The Malagasy rainbow frog leads a very secretive lifestyle. Seasonal climatic variations reduce this species’ main period of activity to the rainy season, and so this species can only be found at certain times of the year, especially between November and April after heavy rainfall. When conditions are wet, Malagasy rainbow frogs may be seen moving around on the ground. At other times these frogs burrow into the ground, or hide beneath rocks and in deep crevices.
During the rainy season (around October to February) the Isalo canyons become temporary fast running streams. After the rainfall the water remains in small pools within the rocks, creating the pools in which the Malagasy rainbow frog breeds. This species is adapted both for burrowing and climbing, which allows it to inhabit a varied environment of open, rocky areas of dry forest and the limestone canyons of the Isalo Massif. It has been observed jumping on to vertical canyon walls and climbing several meters from the ground. However, it is predominantly known for its underground lifestyle, and is thought to climb only to escape drowning in flash floods by finding refuge in small holes present higher up the canyon walls. These occur in the rock in areas where chalks have been lost from Isalo’s limestone karstic matrix. Despite its webbed hind feet, this species is not a strong swimmer. When burrowing, this species digs into the sands or soft substrate available in its natural habitat using specially adapted hind limbs.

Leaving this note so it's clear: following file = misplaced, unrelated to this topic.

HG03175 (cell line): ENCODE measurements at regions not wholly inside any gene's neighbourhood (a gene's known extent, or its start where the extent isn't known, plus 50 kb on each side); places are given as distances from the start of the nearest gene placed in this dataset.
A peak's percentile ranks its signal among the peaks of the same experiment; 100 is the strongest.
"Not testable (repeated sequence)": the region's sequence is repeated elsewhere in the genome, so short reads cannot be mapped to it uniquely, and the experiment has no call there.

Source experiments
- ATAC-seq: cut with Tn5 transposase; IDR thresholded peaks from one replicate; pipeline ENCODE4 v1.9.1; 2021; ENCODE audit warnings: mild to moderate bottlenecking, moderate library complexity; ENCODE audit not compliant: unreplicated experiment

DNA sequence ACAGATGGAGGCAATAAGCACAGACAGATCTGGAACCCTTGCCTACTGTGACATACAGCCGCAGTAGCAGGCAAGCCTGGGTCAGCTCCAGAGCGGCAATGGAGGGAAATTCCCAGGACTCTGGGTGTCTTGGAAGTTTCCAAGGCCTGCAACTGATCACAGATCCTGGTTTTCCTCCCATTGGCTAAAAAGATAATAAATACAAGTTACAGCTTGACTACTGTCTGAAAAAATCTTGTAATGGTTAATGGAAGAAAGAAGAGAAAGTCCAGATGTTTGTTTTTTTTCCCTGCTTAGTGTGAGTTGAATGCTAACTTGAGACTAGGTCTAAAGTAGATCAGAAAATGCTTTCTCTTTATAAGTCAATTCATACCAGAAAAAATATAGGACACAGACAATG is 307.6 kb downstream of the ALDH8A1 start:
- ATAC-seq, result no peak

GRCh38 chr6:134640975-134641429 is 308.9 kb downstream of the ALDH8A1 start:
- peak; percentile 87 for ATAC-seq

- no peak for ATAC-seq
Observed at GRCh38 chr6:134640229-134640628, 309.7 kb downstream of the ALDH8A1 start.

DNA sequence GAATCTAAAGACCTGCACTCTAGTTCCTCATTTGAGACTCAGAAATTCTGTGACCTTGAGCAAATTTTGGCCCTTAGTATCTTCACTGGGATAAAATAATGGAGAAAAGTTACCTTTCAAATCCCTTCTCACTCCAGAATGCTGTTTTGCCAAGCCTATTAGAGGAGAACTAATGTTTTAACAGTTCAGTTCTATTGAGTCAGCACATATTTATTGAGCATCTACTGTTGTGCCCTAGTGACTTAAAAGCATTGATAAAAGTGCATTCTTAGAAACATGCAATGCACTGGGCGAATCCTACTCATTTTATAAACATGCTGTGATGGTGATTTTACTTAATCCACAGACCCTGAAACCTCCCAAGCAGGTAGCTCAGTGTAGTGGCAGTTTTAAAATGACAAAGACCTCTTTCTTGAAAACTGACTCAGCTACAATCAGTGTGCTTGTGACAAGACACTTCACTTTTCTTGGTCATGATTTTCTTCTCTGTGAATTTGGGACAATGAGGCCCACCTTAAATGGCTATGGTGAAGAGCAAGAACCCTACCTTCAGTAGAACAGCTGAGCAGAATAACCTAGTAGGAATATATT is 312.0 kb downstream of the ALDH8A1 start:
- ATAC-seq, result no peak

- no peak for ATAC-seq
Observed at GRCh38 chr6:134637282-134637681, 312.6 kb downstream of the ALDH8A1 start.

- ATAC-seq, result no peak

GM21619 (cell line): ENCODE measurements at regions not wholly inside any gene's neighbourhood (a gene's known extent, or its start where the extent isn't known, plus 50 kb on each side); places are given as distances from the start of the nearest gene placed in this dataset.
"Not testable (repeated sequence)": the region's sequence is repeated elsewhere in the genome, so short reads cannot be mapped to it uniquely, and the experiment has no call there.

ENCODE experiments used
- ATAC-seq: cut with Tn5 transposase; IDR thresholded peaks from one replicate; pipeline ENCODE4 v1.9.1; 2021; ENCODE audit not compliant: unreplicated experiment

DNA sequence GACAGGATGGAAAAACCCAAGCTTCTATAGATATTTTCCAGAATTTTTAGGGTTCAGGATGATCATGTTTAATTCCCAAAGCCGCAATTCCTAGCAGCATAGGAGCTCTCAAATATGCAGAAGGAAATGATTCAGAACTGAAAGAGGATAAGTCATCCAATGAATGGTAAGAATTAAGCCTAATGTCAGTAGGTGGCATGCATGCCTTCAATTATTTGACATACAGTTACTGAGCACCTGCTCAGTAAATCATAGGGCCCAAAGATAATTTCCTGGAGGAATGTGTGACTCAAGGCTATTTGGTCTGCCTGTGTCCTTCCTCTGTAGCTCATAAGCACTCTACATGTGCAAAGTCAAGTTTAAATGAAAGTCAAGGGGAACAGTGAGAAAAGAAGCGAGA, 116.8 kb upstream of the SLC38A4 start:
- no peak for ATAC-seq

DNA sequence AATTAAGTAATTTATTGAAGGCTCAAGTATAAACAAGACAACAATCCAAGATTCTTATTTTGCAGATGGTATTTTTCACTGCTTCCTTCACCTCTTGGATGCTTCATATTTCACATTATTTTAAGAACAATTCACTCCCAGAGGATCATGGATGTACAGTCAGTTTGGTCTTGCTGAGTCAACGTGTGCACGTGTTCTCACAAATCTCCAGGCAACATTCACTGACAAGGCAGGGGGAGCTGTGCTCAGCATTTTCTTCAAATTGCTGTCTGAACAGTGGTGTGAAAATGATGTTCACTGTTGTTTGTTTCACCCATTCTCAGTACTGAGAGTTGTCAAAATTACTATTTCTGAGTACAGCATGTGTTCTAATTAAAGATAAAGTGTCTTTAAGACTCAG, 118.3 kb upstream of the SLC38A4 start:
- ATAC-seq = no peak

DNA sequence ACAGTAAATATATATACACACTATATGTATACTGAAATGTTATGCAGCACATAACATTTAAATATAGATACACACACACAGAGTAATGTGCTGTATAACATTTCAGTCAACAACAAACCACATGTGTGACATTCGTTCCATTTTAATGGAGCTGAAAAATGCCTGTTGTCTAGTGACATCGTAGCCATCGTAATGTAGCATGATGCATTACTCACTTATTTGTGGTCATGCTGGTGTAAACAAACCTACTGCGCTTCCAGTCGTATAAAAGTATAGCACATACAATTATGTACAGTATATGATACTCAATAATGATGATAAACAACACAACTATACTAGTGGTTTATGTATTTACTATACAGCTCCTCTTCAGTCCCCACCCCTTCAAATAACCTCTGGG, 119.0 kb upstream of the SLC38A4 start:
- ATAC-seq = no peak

Malagasy rainbow frogs live for 4-7 years and this species becomes sexually mature after 1-2 years. The breeding season runs from December to January, and 1000s of eggs can be produced by each female in a single spawning. Eggs are laid in temporary rock pools and the tadpoles are thought to develop relatively quickly (in 1-2 months) to avoid being washed away by sudden heavy rains. Tadpoles feed by filtering detritus from sand in the small rock pools where they live. During the night, they become very active and occupy the whole water column. Adult Malagasy rainbow frogs consume insects and other small invertebrates.
Franco is herpetologist with extensive knowledge of Madagascan amphibians
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